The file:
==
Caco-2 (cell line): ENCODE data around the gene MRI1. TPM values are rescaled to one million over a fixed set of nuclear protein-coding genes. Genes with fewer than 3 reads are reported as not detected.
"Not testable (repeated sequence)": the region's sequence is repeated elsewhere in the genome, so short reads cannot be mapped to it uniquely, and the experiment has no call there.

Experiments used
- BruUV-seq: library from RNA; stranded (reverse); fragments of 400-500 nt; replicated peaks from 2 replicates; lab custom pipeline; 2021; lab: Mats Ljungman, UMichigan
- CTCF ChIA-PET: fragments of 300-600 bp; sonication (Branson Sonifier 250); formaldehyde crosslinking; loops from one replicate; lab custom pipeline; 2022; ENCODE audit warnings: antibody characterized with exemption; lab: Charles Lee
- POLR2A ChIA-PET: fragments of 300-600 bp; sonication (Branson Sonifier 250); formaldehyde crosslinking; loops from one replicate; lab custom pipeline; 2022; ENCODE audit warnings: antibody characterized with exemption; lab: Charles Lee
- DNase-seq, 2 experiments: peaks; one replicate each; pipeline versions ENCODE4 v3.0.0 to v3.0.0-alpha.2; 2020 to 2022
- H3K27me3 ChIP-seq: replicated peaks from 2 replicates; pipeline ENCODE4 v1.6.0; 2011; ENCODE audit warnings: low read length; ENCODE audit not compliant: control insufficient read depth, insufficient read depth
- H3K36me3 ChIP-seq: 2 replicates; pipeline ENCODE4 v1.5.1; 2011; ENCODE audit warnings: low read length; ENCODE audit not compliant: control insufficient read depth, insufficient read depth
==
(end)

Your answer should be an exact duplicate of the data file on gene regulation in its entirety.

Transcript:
Caco-2 (cell line): ENCODE data around the gene MRI1. TPM values are rescaled to one million over a fixed set of nuclear protein-coding genes. Genes with fewer than 3 reads are reported as not detected.
"Not testable (repeated sequence)": the region's sequence is repeated elsewhere in the genome, so short reads cannot be mapped to it uniquely, and the experiment has no call there.

Experiments used
- BruUV-seq: library from RNA; stranded (reverse); fragments of 400-500 nt; replicated peaks from 2 replicates; lab custom pipeline; 2021; lab: Mats Ljungman, UMichigan
- CTCF ChIA-PET: fragments of 300-600 bp; sonication (Branson Sonifier 250); formaldehyde crosslinking; loops from one replicate; lab custom pipeline; 2022; ENCODE audit warnings: antibody characterized with exemption; lab: Charles Lee
- POLR2A ChIA-PET: fragments of 300-600 bp; sonication (Branson Sonifier 250); formaldehyde crosslinking; loops from one replicate; lab custom pipeline; 2022; ENCODE audit warnings: antibody characterized with exemption; lab: Charles Lee
- DNase-seq, 2 experiments: peaks; one replicate each; pipeline versions ENCODE4 v3.0.0 to v3.0.0-alpha.2; 2020 to 2022
- H3K27me3 ChIP-seq: replicated peaks from 2 replicates; pipeline ENCODE4 v1.6.0; 2011; ENCODE audit warnings: low read length; ENCODE audit not compliant: control insufficient read depth, insufficient read depth
- H3K36me3 ChIP-seq: 2 replicates; pipeline ENCODE4 v1.5.1; 2011; ENCODE audit warnings: low read length; ENCODE audit not compliant: control insufficient read depth, insufficient read depth